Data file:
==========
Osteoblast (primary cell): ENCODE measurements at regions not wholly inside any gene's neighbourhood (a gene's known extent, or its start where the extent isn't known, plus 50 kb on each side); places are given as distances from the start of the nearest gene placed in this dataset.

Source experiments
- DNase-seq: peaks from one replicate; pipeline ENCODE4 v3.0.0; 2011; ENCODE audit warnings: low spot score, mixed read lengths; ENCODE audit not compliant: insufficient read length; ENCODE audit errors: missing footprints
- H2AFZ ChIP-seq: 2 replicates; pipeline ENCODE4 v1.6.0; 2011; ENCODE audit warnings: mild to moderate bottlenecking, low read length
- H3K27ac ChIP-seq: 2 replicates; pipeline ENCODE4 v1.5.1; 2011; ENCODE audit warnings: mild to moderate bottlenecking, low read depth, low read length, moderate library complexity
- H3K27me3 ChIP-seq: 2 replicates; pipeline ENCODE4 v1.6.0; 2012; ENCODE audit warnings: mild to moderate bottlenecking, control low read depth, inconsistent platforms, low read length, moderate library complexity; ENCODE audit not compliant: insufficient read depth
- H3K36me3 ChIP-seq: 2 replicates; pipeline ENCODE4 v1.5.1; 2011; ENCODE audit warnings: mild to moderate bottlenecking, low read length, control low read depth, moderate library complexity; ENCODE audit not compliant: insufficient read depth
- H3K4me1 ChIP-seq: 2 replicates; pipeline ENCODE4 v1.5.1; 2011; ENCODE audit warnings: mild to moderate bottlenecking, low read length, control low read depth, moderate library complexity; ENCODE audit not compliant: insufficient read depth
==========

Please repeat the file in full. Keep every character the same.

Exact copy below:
Osteoblast (primary cell): ENCODE measurements at regions not wholly inside any gene's neighbourhood (a gene's known extent, or its start where the extent isn't known, plus 50 kb on each side); places are given as distances from the start of the nearest gene placed in this dataset.

Source experiments
- DNase-seq: peaks from one replicate; pipeline ENCODE4 v3.0.0; 2011; ENCODE audit warnings: low spot score, mixed read lengths; ENCODE audit not compliant: insufficient read length; ENCODE audit errors: missing footprints
- H2AFZ ChIP-seq: 2 replicates; pipeline ENCODE4 v1.6.0; 2011; ENCODE audit warnings: mild to moderate bottlenecking, low read length
- H3K27ac ChIP-seq: 2 replicates; pipeline ENCODE4 v1.5.1; 2011; ENCODE audit warnings: mild to moderate bottlenecking, low read depth, low read length, moderate library complexity
- H3K27me3 ChIP-seq: 2 replicates; pipeline ENCODE4 v1.6.0; 2012; ENCODE audit warnings: mild to moderate bottlenecking, control low read depth, inconsistent platforms, low read length, moderate library complexity; ENCODE audit not compliant: insufficient read depth
- H3K36me3 ChIP-seq: 2 replicates; pipeline ENCODE4 v1.5.1; 2011; ENCODE audit warnings: mild to moderate bottlenecking, low read length, control low read depth, moderate library complexity; ENCODE audit not compliant: insufficient read depth
- H3K4me1 ChIP-seq: 2 replicates; pipeline ENCODE4 v1.5.1; 2011; ENCODE audit warnings: mild to moderate bottlenecking, low read length, control low read depth, moderate library complexity; ENCODE audit not compliant: insufficient read depth